2400 series (Chicago "L")
|Built at||Boeing-Vertol Plant, Eddystone, Pennsylvania|
|Family name||High Performance|
|Number in service||(24 in work service)|
|Capacity||43 (seated-A car)
45 (seated-B car)
|Operator(s)||Chicago Transit Authority|
|Car body construction||Stainless steel|
|Car length||48 feet (15 m)|
|Width||9 feet 4 inches (2.84 m)|
|Height||12 feet (3.66 m)|
|Doors||4 per car|
|Maximum speed||55 miles per hour (89 km/h)|
|Weight||54,300 pounds (24,600 kg)|
|Traction motors||4 GE1262A1 per car|
|Power output||110 horsepower (82 kW) each motor|
|Electric system(s)||600 V DC third rail|
|Current collection method||Contact shoe|
|Track gauge||4 ft 8 1⁄2 in (1,435 mm) standard gauge|
The 2400 series is a series of Chicago "L" cars built between 1976 and 1978 by Boeing-Vertol of Eddystone, Pennsylvania. 200 cars were built (numbered 2401–2600) and on October 31, 2014, the series was retired from revenue service. These cars were in service for 38 years.
The 2400 series was the third series of five interoperable series of Chicago "L" cars known as the High Performance Family. These cars were the first "L" cars built since the 4000 series of 1914 to feature sliding doors rather than the folding blinker doors featured on the other cars that were in service at the time, with wider doorways allowing the cars to accommodate wheelchair users. The 2400-series cars featured smooth steel exteriors as opposed to the corrugated exteriors of the previous series. As delivered, the cars featured a red, white and blue color scheme on the front and rear of the cars, as well as stripes along the sides. Cars 2401–2422 were later modified to be used for work service as well as revenue passenger service and given red and white striping along their sides as well as on the front and rear of the cars. They were refurbished at the Skokie Shops in Skokie, Illinois between 1987 and 1995. These "work motor" units remain active.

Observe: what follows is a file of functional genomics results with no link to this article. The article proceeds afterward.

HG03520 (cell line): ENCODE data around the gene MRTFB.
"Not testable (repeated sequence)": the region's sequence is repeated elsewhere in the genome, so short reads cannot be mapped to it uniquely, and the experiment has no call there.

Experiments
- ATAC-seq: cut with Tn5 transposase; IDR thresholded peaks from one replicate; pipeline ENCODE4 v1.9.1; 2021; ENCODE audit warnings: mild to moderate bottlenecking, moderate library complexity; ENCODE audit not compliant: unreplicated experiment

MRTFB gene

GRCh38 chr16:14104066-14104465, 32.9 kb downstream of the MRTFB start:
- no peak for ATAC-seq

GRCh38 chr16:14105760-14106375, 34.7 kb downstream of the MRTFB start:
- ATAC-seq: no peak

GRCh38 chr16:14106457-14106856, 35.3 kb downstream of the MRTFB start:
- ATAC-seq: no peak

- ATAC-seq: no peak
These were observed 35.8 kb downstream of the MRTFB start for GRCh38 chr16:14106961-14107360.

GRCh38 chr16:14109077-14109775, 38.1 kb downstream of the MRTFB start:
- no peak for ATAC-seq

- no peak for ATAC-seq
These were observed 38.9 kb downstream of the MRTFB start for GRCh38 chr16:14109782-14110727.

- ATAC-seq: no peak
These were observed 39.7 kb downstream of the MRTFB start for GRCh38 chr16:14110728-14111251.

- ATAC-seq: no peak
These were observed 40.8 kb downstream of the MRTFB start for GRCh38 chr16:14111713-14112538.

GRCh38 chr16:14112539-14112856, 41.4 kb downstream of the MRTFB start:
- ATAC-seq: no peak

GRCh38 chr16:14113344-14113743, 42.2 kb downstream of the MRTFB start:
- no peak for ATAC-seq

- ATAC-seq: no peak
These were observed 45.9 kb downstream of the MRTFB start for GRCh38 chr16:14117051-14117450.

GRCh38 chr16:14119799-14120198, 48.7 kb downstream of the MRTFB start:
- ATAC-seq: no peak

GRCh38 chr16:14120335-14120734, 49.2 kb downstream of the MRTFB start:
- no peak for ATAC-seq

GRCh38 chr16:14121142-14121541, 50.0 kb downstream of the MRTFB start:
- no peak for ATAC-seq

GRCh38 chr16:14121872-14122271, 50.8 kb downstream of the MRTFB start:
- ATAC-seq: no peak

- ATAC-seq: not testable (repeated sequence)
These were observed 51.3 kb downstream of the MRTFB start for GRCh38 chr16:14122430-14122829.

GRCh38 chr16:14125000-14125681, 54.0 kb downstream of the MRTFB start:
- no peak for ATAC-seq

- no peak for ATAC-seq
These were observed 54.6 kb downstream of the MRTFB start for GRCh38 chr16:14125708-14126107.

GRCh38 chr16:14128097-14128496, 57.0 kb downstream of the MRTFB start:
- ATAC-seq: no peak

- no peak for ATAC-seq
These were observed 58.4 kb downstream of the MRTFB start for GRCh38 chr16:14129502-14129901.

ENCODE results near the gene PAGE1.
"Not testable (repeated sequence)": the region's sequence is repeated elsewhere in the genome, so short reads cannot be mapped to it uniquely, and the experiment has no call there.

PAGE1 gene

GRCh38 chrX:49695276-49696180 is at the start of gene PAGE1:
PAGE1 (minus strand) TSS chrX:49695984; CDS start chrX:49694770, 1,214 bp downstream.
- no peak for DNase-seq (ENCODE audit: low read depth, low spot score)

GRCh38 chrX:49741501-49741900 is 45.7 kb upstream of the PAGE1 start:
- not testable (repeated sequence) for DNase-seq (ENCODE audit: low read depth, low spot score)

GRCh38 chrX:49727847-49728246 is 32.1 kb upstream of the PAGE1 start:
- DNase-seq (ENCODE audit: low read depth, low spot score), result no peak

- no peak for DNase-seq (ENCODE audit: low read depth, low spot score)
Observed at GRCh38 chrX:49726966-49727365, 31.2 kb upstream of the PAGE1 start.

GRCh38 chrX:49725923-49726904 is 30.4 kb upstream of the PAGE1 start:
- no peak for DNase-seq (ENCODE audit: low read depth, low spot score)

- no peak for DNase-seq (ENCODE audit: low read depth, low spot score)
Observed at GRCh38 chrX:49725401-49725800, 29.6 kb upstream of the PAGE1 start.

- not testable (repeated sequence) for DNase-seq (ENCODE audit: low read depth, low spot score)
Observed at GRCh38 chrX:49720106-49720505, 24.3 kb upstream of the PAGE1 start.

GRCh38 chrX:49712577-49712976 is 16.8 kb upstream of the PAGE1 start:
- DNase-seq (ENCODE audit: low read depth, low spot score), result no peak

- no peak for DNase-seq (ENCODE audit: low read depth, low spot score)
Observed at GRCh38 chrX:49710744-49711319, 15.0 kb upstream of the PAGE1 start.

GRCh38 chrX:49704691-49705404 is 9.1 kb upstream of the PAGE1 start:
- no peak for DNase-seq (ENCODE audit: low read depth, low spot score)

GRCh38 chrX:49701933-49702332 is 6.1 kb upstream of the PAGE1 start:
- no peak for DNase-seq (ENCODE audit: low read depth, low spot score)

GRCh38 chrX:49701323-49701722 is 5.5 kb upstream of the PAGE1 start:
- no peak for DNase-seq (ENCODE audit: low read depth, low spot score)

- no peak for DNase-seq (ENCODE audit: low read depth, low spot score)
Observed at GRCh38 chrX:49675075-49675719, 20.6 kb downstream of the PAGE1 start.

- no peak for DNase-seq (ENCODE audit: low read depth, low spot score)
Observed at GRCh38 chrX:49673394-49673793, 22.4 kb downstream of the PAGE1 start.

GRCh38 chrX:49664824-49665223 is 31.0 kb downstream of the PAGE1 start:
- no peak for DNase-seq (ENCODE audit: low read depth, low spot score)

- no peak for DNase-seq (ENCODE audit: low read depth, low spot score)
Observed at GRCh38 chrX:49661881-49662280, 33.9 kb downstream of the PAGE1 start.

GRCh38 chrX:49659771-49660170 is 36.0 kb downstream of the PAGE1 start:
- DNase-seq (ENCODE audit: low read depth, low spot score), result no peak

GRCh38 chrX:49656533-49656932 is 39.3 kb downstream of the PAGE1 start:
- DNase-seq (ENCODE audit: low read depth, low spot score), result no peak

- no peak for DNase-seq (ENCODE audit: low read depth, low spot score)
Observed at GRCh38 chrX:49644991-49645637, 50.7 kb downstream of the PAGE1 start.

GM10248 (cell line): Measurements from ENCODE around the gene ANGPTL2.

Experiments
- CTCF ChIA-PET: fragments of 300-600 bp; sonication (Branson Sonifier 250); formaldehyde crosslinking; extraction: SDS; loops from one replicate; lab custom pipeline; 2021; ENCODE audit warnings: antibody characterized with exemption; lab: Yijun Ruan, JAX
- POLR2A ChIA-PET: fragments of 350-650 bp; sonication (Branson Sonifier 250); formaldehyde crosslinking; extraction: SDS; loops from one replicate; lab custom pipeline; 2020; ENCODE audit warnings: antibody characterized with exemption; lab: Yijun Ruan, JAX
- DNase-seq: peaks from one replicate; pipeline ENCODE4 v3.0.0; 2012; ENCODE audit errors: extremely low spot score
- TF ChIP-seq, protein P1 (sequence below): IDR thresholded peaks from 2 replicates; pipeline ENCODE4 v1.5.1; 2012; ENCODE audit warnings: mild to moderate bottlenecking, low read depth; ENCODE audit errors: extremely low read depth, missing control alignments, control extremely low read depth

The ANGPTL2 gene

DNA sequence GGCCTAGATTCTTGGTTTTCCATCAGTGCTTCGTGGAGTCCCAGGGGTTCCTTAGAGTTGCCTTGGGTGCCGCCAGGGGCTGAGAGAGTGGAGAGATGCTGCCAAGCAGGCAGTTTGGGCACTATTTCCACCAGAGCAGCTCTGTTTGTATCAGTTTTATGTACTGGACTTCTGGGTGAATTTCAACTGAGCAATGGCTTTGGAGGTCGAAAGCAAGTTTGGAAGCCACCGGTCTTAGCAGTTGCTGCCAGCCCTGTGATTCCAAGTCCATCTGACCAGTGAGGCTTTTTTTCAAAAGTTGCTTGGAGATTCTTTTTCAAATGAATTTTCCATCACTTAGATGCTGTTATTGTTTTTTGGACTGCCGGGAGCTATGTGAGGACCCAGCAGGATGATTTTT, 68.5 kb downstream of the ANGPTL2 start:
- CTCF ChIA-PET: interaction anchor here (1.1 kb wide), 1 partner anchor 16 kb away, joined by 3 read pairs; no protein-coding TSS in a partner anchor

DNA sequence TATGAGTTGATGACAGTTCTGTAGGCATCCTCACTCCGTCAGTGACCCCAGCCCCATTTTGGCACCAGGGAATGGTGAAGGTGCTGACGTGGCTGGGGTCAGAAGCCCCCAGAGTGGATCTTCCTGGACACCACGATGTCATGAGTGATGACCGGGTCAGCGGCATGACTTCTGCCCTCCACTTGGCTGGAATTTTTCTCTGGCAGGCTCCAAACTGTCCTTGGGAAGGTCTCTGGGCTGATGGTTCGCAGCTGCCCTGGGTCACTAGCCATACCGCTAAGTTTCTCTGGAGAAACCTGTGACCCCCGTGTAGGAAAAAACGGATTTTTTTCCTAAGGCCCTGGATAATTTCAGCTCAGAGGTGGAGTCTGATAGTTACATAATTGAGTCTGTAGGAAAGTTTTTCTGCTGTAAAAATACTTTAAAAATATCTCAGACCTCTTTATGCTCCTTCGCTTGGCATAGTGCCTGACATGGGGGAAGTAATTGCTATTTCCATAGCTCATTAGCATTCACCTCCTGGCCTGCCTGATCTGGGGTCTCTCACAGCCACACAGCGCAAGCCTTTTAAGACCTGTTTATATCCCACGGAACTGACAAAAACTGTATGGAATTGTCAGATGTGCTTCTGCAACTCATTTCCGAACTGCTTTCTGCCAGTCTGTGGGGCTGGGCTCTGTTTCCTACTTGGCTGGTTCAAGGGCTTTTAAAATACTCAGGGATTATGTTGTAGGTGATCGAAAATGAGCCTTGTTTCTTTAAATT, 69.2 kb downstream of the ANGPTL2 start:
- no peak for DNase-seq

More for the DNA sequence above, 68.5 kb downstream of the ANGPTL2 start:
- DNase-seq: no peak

Beginning in Fall 2003, the red, white and blue colors on the ends and sides of the 2400-series cars were removed, giving the cars an unpainted steel appearance similar to the rest of the "L" fleet. This was done so as to give a more unified appearance, as well as to reduce maintenance costs. The "work" cars retain the red and white striping on their ends, but the stripes on their sides have been removed.
In the 1990s, the 2400-series cars were used on the Red Line in mixed sets with unrefurbished 2600-series cars. While the 2600-series cars were being refurbished, the 2400-series cars were used temporarily on the Red Line. The Green Line also primarily used these cars until mid-May 2013 when they were replaced by 5000-series cars. Until late May 2014, these cars were also assigned to the Purple Line; for the entire 2000s and early 2010s, the Purple Line fleet consisted entirely (or nearly entirely) of these cars. The Purple Line fleet of 2400-series cars were retired in May 2014 and have been replaced by 2600-series cars which were displaced from the Red Line as more 5000-series cars were assigned to that line and since April 2014, several 5000-series cars have been assigned to the Purple Line as well. From November 8, 2012 until retirement on October 31, 2014, some of these cars were also assigned to the Orange Line. During the morning rush on October 31, 2014, the 2400-series operated its last revenue run on the Orange Line. The Orange Line cars have been replaced in the interim by 2600-series cars until the Red and Purple Lines are fully equipped with 5000-series cars.
After retirement, several cars were preserved. Preserved cars include:
- 2433-2434, preserved at the Illinois Railway Museum.
- 2455-2456, 2489-2490, 2537-2538, 2543-2544, used on the ceremonial last trip and farewell tour of the 2400-series cars on January 21, 2015.
- 2503, used in a training facility.
- "CTA Car Assignments". Chicago-L.org. Archived from the original on 16 March 2010. Retrieved 2010-04-30.
- "2400-series Cars". Chicago-L.org. Archived from the original on 19 April 2010. Retrieved 2010-04-30.
Media related to 2400 series at Wikimedia Commons